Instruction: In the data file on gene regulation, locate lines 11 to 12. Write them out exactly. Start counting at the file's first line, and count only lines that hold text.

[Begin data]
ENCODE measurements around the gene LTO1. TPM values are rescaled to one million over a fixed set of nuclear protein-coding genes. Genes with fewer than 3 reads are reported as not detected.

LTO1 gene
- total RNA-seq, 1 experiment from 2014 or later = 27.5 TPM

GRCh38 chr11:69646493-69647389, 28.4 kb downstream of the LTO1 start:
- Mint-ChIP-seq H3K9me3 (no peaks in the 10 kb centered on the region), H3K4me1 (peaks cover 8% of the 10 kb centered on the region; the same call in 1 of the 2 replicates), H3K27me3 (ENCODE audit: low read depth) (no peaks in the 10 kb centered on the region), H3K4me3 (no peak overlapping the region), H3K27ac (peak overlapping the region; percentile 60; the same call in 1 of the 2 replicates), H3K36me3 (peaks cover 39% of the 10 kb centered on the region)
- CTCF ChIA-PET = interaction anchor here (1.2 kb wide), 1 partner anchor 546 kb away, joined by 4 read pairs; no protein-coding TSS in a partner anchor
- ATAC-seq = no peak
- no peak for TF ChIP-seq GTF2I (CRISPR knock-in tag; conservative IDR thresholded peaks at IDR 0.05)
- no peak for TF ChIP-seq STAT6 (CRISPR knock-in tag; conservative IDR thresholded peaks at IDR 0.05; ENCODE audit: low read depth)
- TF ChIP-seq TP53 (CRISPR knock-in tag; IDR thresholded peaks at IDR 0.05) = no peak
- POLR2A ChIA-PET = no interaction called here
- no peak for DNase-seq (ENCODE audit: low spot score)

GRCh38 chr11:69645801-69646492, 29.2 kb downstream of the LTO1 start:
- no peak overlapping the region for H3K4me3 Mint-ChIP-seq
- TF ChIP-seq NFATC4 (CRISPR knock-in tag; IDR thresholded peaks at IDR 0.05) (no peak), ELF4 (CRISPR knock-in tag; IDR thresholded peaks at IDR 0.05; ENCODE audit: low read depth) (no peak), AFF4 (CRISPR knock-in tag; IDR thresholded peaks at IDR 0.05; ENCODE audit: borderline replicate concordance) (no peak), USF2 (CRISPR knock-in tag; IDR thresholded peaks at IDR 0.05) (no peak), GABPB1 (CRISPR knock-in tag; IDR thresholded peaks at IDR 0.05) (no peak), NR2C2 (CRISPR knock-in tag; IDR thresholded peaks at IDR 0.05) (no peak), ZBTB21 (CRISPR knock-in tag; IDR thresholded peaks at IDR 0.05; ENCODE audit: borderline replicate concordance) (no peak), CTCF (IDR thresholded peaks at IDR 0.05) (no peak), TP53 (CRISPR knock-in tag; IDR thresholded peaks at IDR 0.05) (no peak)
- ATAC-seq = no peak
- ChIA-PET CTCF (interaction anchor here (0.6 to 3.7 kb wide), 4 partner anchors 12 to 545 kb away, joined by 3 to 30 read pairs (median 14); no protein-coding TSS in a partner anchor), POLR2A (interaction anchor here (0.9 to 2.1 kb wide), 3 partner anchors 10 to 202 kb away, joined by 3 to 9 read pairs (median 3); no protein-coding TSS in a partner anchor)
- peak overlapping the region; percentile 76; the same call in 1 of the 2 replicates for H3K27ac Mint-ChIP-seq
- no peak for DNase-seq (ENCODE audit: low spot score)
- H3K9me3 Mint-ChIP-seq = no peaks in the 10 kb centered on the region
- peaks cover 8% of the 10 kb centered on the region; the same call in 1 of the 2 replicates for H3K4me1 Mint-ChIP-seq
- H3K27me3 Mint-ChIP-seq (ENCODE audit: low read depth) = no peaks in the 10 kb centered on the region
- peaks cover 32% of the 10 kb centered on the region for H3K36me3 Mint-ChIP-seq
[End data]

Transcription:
- POLR2A ChIA-PET = no interaction called here
- no peak for DNase-seq (ENCODE audit: low spot score)